Every time 210,000 bitcoin blocks are mined, the value of mining
new bitcoins is cut in half. There’s only been one “halving”
since bitcoin was created eight years ago. It happened in
Another explanation is that blockchain, the technology at the heart of bitcoin, is gaining traction in a growing number of commercial applications, stoking investor interest.
Damaged 100 yuan banknotes are seen on a table at a branch of China Bank in Foshan, Guangdong province, June 5, 2013. A woman brought about 400,000 yuan ($65,200), which she had kept at home, to the bank for replacement after most of the notes were bitten by white ants. Her notes were exchanged for new ones but for 60,000 yuan ($9,780) which the bank assessed and declared to be unchangeable. Picture taken June 5, 2013. Reuters/Stringer
Keep in mind that China’s economy dwarfs the bitcoin market. Chinese financial deposits total over US$22 trillion. The country experienced capital outflows of US$45 billion in April alone, according to RBS (Royal Bank of Scotland). And by recent standards that’s considered moderate.
Still, the main reason for bitcoin’s price surge is even simpler: Good old-fashioned speculation.
If the yuan starts to freefall, it’s certainly plausible that bitcoin could blast as high as it did in 2013, which would be about a 50 percent gain from current levels.
Like dollars or yen, you can use bitcoin to buy goods and services. But, unlike paper currencies, which governments can create and print at will, no single entity controls the bitcoin network. Its mathematical rules limit the maximum number of bitcoin units to 21 million.
In February, we explained that bitcoin is “cryptocurreny,” or a form of digital money. It’s created and stored electronically through a blockchain database.
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Investors in China are selling yuan-denominated assets in favour of other currencies, particularly the U.S. dollar. In 2015, Chinese citizens and corporations moved an estimated US$1 trillion in capital out of China. The capital flight has slowed this year. But renewed weakness in the yuan may reaccelerate it.
That said, the yuan is a much bigger player in this bitcoin rally. China’s currency has been weak in recent months. It’s down 6.1 percent against the dollar since August.
In recent months, speculation driven by Chinese money has resulted in short-lived bubbles in assets as diverse as iron ore, steel rebar, cotton, and eggs – as well as in bitcoin.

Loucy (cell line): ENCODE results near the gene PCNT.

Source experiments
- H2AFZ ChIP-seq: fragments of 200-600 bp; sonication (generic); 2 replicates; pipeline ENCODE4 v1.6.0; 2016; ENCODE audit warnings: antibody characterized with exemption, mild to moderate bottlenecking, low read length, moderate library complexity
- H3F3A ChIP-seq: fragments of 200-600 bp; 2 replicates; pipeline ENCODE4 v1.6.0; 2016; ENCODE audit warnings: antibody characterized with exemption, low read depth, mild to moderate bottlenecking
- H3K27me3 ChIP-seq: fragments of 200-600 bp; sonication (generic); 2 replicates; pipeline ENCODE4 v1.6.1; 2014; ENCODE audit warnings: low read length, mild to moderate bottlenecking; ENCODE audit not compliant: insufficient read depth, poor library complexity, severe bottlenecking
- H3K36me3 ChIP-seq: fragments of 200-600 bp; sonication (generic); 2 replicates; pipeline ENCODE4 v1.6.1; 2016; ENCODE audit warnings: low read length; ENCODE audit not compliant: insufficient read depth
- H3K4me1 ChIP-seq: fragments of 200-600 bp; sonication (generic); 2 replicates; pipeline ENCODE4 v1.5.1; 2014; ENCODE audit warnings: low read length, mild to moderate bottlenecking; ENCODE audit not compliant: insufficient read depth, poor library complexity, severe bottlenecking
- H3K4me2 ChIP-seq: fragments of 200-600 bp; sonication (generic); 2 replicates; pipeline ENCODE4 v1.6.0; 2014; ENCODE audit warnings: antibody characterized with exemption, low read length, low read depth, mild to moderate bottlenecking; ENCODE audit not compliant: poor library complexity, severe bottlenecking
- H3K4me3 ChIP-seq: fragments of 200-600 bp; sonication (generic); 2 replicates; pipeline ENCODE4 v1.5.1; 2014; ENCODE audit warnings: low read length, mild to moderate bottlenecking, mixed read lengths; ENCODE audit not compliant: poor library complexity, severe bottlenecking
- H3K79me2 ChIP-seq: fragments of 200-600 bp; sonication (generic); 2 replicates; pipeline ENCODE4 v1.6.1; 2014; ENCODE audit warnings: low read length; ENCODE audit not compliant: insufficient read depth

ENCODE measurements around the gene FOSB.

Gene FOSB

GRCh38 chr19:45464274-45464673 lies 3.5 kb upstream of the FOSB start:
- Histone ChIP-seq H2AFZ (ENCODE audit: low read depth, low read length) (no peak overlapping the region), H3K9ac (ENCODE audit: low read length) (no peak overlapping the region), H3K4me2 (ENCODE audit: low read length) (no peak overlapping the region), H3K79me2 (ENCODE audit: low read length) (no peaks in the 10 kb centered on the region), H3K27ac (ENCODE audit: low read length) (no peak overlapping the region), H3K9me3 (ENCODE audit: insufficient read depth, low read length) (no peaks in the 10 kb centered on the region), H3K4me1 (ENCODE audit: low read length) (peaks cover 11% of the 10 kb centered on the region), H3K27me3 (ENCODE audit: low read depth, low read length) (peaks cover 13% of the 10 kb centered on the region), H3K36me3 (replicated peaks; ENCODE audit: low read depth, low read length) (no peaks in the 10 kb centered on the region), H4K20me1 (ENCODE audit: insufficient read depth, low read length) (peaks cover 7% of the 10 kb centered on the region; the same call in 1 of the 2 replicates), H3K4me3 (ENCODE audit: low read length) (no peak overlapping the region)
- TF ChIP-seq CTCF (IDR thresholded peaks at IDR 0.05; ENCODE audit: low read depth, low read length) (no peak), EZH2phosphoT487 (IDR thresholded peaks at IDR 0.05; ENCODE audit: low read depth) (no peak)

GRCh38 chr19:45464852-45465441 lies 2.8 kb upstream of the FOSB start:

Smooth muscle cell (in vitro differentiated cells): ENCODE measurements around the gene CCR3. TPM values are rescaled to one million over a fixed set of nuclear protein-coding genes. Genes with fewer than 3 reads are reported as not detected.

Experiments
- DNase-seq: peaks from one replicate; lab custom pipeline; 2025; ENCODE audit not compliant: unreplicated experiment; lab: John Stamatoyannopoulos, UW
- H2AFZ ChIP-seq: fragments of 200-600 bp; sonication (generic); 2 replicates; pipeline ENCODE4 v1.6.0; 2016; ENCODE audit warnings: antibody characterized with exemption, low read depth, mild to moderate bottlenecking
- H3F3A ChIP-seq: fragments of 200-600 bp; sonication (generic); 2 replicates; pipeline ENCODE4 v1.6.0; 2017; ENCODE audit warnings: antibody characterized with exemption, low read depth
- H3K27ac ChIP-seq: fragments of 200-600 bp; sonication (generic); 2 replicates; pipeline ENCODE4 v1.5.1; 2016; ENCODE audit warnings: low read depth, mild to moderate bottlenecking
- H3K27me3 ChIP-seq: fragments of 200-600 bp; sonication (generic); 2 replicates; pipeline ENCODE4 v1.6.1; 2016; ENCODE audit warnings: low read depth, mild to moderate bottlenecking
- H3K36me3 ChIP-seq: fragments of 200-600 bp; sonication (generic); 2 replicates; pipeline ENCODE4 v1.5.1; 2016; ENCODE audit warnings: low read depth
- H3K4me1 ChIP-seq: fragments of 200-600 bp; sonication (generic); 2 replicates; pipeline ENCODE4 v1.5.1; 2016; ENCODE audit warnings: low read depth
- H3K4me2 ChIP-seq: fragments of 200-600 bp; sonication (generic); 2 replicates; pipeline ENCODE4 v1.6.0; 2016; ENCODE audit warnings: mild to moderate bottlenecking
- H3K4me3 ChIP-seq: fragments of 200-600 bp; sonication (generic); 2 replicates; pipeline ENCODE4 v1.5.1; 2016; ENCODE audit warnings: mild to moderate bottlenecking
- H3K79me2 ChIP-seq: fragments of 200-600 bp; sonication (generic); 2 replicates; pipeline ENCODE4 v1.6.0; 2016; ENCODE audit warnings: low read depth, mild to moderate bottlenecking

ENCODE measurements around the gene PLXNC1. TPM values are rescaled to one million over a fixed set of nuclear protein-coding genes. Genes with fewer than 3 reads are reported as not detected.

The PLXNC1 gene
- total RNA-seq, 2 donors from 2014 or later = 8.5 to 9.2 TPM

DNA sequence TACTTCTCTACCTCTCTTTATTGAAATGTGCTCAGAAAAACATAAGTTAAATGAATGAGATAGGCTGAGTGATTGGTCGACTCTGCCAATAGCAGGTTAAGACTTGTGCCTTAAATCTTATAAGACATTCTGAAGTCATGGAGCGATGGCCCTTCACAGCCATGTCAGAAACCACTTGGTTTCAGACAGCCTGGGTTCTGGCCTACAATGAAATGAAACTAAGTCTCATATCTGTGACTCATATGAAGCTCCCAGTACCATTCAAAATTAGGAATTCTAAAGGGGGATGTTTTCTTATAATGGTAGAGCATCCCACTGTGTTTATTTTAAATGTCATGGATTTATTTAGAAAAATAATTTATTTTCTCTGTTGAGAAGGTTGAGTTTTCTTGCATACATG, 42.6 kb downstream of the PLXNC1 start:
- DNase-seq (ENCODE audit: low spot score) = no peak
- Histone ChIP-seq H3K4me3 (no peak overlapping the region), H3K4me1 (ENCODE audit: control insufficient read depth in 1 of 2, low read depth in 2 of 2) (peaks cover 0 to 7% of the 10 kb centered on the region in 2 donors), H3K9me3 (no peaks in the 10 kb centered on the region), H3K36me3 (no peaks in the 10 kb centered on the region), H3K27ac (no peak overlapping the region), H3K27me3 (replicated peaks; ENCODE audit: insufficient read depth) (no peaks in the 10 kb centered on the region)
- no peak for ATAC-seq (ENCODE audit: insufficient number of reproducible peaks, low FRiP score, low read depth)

A network of “miners” digitally secures bitcoin transactions. When a miner completes the complex process of mining a block, he’s paid a fee – in bitcoin.
That’s more than a 9,000 percent gain.
All of these Chinese-driven speculations have the same basic lifeline. Whatever the explanation – lack of alternative investments, a deep-rooted gambling culture, investing naiveté, easy-money loans – each of these market booms played out the same way. Prices shot up in a speculative frenzy, and crashed once the mania faded.
Also, concerns over “Brexit” are adding to bitcoin demand. Some investors are worried about the financial fallout if the U.K. leaves the European Union. So they’re turning to bitcoin as a safe haven asset – treating it like a digital alternative to gold.
The price of bitcoin has jumped 42 percent since the beginning of June. It hasn’t been this high since early 2014. It’s moved from a total market capitalization of US$8.3 billion, to nearly US$12 billion. It’s unheard of for a currency – digital or otherwise – to skyrocket this quickly.
Miners expect the next halving to happen in July. This is one explanation for the recent price surge. Some investors see the imminent halving – which will cut the mining fee from 25 to 12.5 bitcoins – as a reduction in supply. That’s why they’re bullish on bitcoin.
Bitcoin is on a tear.
China has played a big part in this rally. As The Wall Street Journalrecently reported, two Chinese exchanges, Huobi and OKCoin, now collectively account for 92 percent of global trading in bitcoin.
The price of bitcoin is volatile. So there’s a risk it might change while the transaction is being processed, causing the investor to lose money. Otherwise, it’s a relatively simple way to skirt the rules.
If the yuan starts a correction in earnest, and just a portion of the fleeing capital flows into bitcoin, it’s anyone’s guess how high the price of bitcoin might fly.
China’s government wants this to stop. This is part of the reason why it prohibits individual citizens from moving more than US$50,000 per year out of the country. Even so, Chinese citizens have a variety of ways to bypass these capital controls – including bitcoin.
Nevertheless, buyer beware. When this bubble pops (as they all do), many speculators will wish they had never heard of bitcoin.
Bitcoin shows all the signs of another Chinese-driven financial bubble. That’s not to say the price of bitcoin won’t go higher. Bitcoin’s 2013 price surge, as shown above, is the stuff of legend. At the start of 2013, you could purchase a single bitcoin for around US$12. On November 29, you could sell that same single bitcoin for US$1,100.
Bitcoin is gaining popularity as a method to quietly and anonymously move money out of China. Basically, a Chinese investor can deposit yuan in a bitcoin account and exchange the bitcoin overseas for some other currency. Fees range from one to two percent.
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